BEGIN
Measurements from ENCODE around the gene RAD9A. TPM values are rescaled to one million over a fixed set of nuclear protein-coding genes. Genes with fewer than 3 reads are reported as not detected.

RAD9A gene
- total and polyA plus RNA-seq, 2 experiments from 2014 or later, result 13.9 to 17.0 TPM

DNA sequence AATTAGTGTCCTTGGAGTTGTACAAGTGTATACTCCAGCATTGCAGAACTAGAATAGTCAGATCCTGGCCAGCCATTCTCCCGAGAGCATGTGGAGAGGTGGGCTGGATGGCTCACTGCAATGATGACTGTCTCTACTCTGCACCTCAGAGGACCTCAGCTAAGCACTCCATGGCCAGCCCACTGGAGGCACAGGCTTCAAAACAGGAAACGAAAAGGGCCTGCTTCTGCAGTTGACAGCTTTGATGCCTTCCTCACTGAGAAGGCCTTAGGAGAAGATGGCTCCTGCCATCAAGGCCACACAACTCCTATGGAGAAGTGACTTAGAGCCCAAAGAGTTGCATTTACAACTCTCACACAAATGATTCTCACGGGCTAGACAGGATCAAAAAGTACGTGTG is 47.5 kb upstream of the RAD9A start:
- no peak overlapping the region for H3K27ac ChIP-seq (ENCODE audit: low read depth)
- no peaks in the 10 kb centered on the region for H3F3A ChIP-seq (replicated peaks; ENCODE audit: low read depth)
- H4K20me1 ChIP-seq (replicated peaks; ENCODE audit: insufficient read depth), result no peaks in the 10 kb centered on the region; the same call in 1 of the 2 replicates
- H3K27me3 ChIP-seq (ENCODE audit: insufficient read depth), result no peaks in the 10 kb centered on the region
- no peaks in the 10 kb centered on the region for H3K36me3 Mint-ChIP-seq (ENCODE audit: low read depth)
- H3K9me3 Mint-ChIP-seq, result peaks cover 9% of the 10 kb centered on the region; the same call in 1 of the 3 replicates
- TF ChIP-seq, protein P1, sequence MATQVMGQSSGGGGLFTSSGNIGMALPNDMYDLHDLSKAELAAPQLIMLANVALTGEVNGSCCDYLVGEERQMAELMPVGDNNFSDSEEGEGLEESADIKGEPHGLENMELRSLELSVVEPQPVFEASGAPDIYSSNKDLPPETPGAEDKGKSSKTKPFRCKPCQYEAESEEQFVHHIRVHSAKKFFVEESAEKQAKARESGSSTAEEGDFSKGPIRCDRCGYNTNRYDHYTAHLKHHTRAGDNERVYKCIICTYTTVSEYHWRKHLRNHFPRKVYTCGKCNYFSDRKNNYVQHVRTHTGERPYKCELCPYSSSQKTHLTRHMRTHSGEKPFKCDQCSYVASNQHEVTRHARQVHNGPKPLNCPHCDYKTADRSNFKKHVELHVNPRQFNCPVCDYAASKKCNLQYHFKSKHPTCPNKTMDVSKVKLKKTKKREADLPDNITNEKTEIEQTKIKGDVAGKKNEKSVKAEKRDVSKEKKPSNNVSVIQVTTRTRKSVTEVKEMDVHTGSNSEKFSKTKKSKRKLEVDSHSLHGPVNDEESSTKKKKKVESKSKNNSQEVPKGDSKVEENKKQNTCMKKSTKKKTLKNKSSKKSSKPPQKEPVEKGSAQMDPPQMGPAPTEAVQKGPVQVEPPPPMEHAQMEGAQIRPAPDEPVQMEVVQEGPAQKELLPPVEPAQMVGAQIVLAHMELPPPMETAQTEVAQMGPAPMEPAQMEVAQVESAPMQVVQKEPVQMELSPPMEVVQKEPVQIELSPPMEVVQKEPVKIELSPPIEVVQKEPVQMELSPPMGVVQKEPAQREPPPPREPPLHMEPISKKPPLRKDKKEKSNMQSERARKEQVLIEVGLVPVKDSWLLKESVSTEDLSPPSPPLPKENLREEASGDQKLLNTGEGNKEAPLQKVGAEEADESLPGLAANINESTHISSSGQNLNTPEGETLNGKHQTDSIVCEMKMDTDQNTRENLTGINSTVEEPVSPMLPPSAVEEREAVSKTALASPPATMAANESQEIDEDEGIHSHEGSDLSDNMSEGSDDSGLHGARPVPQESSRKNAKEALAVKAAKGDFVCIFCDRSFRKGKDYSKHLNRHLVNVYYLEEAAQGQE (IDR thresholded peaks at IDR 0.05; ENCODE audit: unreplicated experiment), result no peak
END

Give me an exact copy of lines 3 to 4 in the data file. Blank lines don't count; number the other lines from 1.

- total and polyA plus RNA-seq, 2 experiments from 2014 or later, result 13.9 to 17.0 TPM

DNA sequence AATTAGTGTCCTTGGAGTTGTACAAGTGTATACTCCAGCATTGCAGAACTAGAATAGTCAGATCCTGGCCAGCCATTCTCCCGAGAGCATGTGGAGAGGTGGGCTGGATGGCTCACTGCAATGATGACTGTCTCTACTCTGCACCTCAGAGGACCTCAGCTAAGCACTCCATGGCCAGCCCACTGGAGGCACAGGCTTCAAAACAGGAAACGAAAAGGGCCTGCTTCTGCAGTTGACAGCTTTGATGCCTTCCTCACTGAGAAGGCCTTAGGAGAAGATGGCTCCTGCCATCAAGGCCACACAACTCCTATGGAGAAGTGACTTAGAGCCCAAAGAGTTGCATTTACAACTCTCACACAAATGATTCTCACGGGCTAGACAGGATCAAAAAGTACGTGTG is 47.5 kb upstream of the RAD9A start: